Investing.com — U.S. stock markets opened sharply lower, led again by losses in technology stocks, as fear of a potential end to the Federal Reserve’s policy of easy money prompted profit-taking in some of the country’s most expensively-valued stocks.
By 9:40 AM ET (1440 GMT), the Nasdaq Composite, which more than doubled from its post-pandemic low before the recent sell-off started, was down 395 points, or 2.9%, adding to losses of some 2.5% on Monday. The S&P 500 was down 1.1%, while the Dow Jones Industrial Average, home to a greater concentration of mature ‘value’ stocks that command less demanding valuations, was down only 0.5%, or 154 points, at 31,368 points.
The moves came as Federal Reserve Chairman Jerome Powell prepared to start two days of testimony in Congress about the state of the economy. Fears that the combination of loose fiscal and loose monetary policy could stoke inflation have driven up 10- and 30-year bond yields to their highest in over a year ahead of the testimony, ensuring that Powell’s every word will be scrutinized even more closely than usual.
The most dramatic moves were in the car sector, with Tesla (NASDAQ:TSLA) stock – whose valuation has long been at levels hard to justify on traditional metrics – falling 11%. The sell-off had twin catalysts: for one, the price of Bitcoin has slumped some 20% since the weekend. While that’s unlikely to have any material impact on its finances, CEO Elon Musk has tied his company’s valuation somewhat to the cryptocurrency by converting $1.5 billion of its available cash into Bitcoin.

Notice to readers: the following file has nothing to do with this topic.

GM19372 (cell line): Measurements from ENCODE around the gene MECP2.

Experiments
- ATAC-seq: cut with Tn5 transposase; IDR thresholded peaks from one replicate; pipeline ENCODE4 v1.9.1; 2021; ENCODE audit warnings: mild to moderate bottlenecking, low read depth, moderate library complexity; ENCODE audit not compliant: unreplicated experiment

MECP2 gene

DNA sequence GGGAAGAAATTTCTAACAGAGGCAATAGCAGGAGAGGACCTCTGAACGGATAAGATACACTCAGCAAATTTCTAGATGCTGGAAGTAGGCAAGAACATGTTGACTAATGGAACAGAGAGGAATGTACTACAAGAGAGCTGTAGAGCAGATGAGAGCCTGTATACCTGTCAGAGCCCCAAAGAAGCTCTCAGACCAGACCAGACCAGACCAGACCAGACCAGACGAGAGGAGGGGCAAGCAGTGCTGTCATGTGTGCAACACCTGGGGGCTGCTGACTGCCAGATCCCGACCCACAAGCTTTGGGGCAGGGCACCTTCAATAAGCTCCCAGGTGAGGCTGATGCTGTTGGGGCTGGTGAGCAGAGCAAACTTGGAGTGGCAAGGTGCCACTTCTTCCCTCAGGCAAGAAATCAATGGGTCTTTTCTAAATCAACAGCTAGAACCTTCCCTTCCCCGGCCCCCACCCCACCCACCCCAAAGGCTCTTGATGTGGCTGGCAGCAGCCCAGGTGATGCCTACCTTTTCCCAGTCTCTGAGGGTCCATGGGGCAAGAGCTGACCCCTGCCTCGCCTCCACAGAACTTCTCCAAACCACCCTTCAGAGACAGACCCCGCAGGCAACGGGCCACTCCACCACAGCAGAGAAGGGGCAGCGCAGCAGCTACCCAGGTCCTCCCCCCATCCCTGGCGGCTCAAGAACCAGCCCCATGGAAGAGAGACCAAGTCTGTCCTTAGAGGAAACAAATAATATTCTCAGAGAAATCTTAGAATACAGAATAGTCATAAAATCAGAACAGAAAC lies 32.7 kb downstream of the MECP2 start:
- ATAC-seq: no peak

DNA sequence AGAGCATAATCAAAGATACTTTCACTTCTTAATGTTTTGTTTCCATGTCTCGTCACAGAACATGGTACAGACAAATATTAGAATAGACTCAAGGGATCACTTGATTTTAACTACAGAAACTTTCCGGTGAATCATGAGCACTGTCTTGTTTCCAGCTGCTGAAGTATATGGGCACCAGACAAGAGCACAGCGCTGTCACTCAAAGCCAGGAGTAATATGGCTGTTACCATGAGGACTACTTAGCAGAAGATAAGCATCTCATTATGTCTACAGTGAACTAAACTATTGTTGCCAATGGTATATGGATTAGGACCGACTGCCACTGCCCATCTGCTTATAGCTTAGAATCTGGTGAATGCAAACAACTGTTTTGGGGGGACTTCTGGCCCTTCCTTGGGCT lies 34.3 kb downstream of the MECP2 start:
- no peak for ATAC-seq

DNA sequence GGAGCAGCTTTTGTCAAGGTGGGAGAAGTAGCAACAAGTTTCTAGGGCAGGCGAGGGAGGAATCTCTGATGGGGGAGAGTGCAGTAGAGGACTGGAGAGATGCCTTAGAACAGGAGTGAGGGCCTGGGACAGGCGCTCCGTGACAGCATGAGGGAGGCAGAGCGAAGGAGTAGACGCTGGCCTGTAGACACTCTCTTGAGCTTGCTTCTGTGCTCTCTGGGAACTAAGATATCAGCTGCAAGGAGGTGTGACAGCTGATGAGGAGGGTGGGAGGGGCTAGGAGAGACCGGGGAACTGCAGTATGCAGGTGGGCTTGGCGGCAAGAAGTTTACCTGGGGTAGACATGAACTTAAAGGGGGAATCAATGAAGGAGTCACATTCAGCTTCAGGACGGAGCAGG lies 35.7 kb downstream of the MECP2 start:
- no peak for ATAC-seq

The second catalyst for the profit-taking was the formal announcement overnight that Lucid Motors will merge with the Churchill Capital IV Corp (NYSE:CCIV) SPAC set up by former Citigroup (NYSE:C) investment banking head Michael Klein. The terms of the merger also exposed the degree to which speculation there had gotten ahead of itself. Churchill stock fell 40%. Once the merger is complete, Lucid – founded by Tesla’s former chief engineer Peter Rawlinson – will have a direct, U.S.-based competitor against which its valuation can be benchmarked.
Similar concerns also weighed on the ADRs of Chinese EV maker Nio (NYSE:NIO), which fell over 10% in early trading.
Apple (NASDAQ:AAPL), Amazon.com (NASDAQ:AMZN) and Microsoft (NASDAQ:MSFT) all saw selling, losing 3.4%, 2.0% and 1.7%, respectively, while Shopify stock (NYSE:SHOP) fell by 7.8% after announcing the placement of 1.18 million new shares.
Home Depot (NYSE:HD) stock fell 5.9% and TheRealReal (NASDAQ:REAL) stock fell over 10%, both after disappointing earnings updates. Home Depot said it couldn’t be sure that the home improvement boom witnessed during the pandemic could continue through 2021.